The new tanker is going to be a very advanced aircraft, with the latest flight deck technology, avionics, mission equipment, and engines. And as I mentioned, the Air Force is getting an airplane with outstanding capabilities. In addition to being able to refuel other aircraft with either a boom or a hose and drogue system, it can also carry significant amounts of cargo, passengers, or patients. Best of all, Air Force planners will be able to “mix and match” these capabilities based on the mission.

What’s significant for this program here in the Puget Sound area is that if Boeing wins the contract, these new tankers will be built in the Everett factory on the existing 767 commercial line.

And under the proposal we submitted to the Air Force, a majority of the structural and systems changes to make the 767 a tanker would also be designed and installed in the airplanes here in Everett, before the tankers are flown to Boeing’s facility in Wichita, Kansas for final modifications and flight tests.

It’s a project that would be designed, built, and supported by 44,000 Americans and 300 U.S. suppliers – building a tanker for the Air Force that would save taxpayers nearly $10 billion in fuel costs compared to the competitor.

And in the meantime, the “mighty 767” program continues to do well - with 60 unfilled orders for passenger and freighter models.

The replacements

Something I talked a lot about in my previous role as Customers Leader for the 747-8 program was the replacement cycle for passenger airplanes in the 400-500 seat category.

And since earlier here in the blog we talked about the timing for 200-400 seat airplanes, I figured it makes sense to continue the story with the market for the larger twin-aisles.

For many years, the 747 was the only long-range airplane. As a result, many 747s were ordered for their range capability, rather than their seating capacity. At the time, no other long-range choices were available. Basically, before 1993, the only option for long-haul was the 747, regardless of what the passenger demand happened to be on a route.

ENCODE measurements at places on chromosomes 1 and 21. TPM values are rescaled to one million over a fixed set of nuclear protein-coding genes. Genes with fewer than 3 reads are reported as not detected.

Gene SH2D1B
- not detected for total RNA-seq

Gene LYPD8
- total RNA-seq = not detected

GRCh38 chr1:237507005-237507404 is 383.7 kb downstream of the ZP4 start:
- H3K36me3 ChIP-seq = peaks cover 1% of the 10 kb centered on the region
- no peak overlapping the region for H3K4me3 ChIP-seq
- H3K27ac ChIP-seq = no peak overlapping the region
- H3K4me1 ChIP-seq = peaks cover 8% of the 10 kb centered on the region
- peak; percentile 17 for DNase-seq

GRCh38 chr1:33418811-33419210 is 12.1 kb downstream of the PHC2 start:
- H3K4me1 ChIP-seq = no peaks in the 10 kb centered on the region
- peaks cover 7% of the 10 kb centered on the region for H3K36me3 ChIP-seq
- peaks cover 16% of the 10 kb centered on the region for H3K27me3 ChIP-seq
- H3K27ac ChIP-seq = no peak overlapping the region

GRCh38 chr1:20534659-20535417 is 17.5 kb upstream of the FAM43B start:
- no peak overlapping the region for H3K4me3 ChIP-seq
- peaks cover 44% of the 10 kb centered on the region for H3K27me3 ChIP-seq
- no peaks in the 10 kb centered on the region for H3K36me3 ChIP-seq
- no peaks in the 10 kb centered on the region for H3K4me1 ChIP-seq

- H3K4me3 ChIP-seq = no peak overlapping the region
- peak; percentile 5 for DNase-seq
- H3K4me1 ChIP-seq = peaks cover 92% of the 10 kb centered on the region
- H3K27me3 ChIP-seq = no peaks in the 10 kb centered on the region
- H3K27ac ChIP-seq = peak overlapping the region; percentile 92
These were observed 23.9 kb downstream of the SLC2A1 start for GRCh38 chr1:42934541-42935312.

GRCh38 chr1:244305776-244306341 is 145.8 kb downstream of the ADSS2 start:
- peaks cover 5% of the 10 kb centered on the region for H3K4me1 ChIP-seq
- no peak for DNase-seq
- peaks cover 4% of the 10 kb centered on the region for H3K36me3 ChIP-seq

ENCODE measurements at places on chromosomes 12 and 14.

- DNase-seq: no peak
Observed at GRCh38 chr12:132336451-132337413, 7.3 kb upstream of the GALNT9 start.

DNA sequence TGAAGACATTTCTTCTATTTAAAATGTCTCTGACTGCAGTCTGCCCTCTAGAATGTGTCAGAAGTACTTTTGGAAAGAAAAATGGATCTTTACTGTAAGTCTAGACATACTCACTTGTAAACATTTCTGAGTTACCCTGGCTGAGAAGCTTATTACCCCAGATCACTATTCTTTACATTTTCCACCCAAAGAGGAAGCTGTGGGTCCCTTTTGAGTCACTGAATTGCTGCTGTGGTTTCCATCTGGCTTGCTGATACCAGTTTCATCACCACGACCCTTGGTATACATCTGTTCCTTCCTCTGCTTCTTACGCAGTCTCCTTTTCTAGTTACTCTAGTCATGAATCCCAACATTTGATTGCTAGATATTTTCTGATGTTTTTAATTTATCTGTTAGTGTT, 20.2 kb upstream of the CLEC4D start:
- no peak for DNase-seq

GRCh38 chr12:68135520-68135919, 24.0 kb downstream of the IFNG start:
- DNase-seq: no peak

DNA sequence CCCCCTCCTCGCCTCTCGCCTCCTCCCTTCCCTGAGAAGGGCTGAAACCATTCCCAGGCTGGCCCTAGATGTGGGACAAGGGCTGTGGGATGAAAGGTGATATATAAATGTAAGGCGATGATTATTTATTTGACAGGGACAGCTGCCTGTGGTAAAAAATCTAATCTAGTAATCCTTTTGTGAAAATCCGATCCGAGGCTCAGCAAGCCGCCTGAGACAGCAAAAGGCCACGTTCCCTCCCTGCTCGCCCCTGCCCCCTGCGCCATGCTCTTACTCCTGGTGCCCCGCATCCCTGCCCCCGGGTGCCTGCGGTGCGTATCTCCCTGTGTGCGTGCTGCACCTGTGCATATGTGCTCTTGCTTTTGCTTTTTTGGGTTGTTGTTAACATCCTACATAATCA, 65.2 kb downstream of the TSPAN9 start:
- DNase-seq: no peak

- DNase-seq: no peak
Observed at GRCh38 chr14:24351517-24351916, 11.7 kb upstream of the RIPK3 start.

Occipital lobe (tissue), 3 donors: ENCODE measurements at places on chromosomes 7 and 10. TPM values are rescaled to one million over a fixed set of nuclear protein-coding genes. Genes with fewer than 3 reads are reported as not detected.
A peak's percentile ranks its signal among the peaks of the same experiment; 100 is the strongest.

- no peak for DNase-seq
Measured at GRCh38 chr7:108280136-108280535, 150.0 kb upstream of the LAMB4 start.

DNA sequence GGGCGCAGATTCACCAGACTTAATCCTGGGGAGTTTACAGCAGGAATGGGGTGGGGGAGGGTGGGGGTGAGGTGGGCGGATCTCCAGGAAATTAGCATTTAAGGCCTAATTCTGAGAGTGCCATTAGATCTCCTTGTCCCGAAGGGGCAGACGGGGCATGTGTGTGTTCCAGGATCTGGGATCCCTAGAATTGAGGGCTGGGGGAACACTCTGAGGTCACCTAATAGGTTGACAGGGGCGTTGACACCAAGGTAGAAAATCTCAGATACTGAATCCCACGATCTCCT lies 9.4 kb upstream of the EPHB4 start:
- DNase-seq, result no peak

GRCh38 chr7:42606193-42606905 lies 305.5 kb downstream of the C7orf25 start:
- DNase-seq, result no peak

Today there are a number of types of commercial jetliners that can fly long-haul routes - and they can do it efficiently at smaller seat-counts than the 747. This allows airlines to better match capacity to demand on those routes.

For instance, in the last few years, part of the success of the 777 family can be attributed to airlines having the ability to “right-size” their fleets. And there are now offerings of several models of long-range airplanes from 200 to more than 500 seats. So the 747-8 market is truly going to be for those who need capacity of around 400-500 seats, in addition to long-range.

Consequently, the near-term demand for growth of 747-and-larger size passenger airplanes is limited. All the 747s that were being used only for their range capability are now being reallocated for segments that truly need 400-500 seat capacities.

Which brings us to what we’ll call the “replacement cycle.”

The 400-500 seat passenger airplane market is different from what you see in other categories. This segment is nearly all replacement. We will see some shift in terms of where these airplanes are flown and by whom, but no real growth.

The growth we do talk about in our overall airplanes forecast will be accommodated by more frequencies and nonstops – as I mentioned, by medium-sized twin-aisle airplanes such as the 787 and 777.


Taking a look at this chart, you see why the 747-8 Intercontinental is timed perfectly for the replacement cycle in the 400-500 seat category.

What you see above is that a fair number of 747-400s will be reaching retirement age starting at the beginning of the next decade – just as the 747-8 Intercontinental enters service – with another spike in retirements later in the following decade.

The 747-8 is designed to meet these replacement needs. Customers told us they wanted a slightly larger version of the 747 – with new technology to improve efficiency and noise performance, while still working within the airport infrastructure developed for the existing 747s.